Q: Why must one say “please” with “May I have a glass of water?” It sounds like begging; it is begging. If I said “pretty please,” you’d know that was begging.
I’ve always told my kids, “Don’t say ‘please,’ but always say ‘thank you.’ ” Another child’s mom makes them say please, and I say, “Tell her mom that you were not aware you had to beg for water.” Of course, they say please, just to get on with it.
When people say “please” to me, I always respond, “You do not need to say please.”
“It’s polite,” they say. It may be polite, but it’s still begging. What do you say?
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A: That it is a good thing for your children that they have the sense to disobey you about this. You are trying to deny them an extremely simple way to avoid annoying others. “Please” is simply the conventional term for softening requests to indicate that one is not just ordering people around.
But Miss Manners is in total agreement with you that begging, on the part of those who are not in dire need, is abhorrent and unfortunately prevalent in today’s society. So, have you forbidden your children to announce what they would like to be given in the way of presents? Have you taught them never to try to solicit funds for luxuries for themselves?
Q: This year, my mother has told us exactly what she wants for Mother’s Day, what she wants us to do and what we may not give her.
I think that what to do is our decision, and that gifts (or, more to the point, kind actions) have no meaning if the giver has not chosen to do so and was instead told by the receiver to do as such. We are insecure about this particular difference of opinion.
A: Oh, right: It is not just children who need to understand that asking people to give them things is a form of begging. And if it is hard for parents to teach this to children, it is nigh impossible for children to teach this to parents.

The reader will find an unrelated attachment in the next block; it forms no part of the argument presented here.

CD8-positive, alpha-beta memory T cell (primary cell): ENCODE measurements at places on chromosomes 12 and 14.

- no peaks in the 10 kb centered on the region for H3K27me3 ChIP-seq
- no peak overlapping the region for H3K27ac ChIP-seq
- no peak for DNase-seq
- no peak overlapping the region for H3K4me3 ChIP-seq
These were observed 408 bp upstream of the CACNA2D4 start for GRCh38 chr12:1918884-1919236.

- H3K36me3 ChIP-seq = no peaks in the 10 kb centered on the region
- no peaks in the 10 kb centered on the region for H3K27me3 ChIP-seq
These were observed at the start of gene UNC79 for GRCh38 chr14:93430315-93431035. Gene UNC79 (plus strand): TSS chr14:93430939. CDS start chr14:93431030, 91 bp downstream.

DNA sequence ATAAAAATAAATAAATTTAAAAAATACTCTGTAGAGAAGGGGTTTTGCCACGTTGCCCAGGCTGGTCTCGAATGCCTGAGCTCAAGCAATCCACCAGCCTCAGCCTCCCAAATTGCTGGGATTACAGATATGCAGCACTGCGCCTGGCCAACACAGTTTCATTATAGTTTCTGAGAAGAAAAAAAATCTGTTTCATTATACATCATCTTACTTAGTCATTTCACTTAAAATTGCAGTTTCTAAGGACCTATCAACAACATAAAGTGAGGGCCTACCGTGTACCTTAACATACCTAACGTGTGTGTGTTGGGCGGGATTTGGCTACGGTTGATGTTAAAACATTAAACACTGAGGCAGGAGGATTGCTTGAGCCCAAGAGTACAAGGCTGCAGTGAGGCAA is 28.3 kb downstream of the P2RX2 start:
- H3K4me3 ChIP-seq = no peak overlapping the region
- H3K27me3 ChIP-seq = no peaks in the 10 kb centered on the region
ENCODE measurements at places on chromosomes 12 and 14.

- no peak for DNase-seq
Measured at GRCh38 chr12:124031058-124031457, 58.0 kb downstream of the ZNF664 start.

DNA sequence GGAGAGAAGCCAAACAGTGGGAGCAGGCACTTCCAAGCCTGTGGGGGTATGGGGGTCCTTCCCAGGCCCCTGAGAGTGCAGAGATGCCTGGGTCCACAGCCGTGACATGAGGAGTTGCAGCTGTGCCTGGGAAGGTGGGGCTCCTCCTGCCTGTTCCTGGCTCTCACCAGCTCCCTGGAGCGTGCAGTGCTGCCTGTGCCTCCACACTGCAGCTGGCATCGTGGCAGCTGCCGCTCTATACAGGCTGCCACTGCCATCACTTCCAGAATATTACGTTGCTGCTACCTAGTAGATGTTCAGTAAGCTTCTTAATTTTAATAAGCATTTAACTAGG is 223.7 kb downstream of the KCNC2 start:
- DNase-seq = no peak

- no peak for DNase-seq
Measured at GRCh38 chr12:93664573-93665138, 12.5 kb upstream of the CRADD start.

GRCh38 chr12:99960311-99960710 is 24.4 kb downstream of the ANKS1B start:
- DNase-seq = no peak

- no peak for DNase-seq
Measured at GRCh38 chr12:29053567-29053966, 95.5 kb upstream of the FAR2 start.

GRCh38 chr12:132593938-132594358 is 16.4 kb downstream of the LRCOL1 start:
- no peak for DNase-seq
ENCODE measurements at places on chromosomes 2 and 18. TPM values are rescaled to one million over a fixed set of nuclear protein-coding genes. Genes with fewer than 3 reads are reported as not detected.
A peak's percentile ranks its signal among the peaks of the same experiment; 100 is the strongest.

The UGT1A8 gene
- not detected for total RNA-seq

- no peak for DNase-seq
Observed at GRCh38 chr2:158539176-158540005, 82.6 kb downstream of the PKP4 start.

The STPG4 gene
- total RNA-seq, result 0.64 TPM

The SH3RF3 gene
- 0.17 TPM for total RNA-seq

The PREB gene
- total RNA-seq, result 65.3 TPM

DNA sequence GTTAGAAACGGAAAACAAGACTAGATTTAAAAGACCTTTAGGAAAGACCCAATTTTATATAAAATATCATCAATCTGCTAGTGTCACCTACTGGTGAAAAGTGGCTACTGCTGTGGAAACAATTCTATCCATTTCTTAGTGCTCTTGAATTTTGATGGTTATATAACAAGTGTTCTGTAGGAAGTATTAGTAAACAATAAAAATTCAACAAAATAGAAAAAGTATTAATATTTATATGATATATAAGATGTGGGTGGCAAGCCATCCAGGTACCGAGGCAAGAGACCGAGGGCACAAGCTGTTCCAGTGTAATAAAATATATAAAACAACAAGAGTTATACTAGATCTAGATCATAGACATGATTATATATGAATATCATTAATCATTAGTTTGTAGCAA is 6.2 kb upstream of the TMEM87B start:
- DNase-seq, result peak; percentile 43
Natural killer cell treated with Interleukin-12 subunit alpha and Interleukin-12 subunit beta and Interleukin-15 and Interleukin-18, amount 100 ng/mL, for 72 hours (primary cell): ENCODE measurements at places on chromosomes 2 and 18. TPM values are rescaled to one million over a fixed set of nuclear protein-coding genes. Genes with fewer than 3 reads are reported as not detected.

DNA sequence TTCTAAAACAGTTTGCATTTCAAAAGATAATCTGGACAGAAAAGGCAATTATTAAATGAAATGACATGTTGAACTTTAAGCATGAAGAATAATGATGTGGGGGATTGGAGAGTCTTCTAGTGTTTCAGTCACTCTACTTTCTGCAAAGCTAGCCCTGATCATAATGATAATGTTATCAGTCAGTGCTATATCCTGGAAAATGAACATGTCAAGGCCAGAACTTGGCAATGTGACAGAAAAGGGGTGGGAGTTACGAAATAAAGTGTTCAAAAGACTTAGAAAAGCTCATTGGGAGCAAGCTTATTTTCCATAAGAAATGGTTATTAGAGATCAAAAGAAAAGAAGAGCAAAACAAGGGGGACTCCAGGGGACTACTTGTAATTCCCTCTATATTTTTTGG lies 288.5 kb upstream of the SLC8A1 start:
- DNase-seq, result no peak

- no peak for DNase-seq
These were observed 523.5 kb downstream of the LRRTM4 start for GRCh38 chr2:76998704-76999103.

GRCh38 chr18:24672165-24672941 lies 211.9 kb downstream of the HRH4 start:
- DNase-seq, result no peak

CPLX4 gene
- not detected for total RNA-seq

Understanding that peace in the family is a consideration, Miss Manners suggests that you sit down with your mother and tell her that you actually enjoy thinking of ways to please her, and would appreciate some general guidelines of what she likes so that in the future you may do a better job of it.
Q: What is the proper time frame to send out thank-you notes after a baby shower?
A: You probably expect tender-hearted Miss Manners to do whatever she ethically can to lessen the burden on expectant mothers.
No such luck. The most she will concede is that if the guest of honor is exhausted after the shower, she may wait until the next morning to write the hostess and those who gave her presents. If this is put off any longer, the lady will argue that she doesn’t feel well, she has too much to do to get ready for the baby, and then that she is too busy caring for the baby. And her example risks condoning thanklessness in yet another generation.
Judith Martin writes the Miss Manners column with help from her son, Nicholas Ivor Martin, and her daughter, Jacobina Martin. Send your questions to Miss Manners at her website, MissManners.com; or through postal mail to Miss Manners, Universal Uclick, 1130 Walnut St., Kansas City, MO 64106.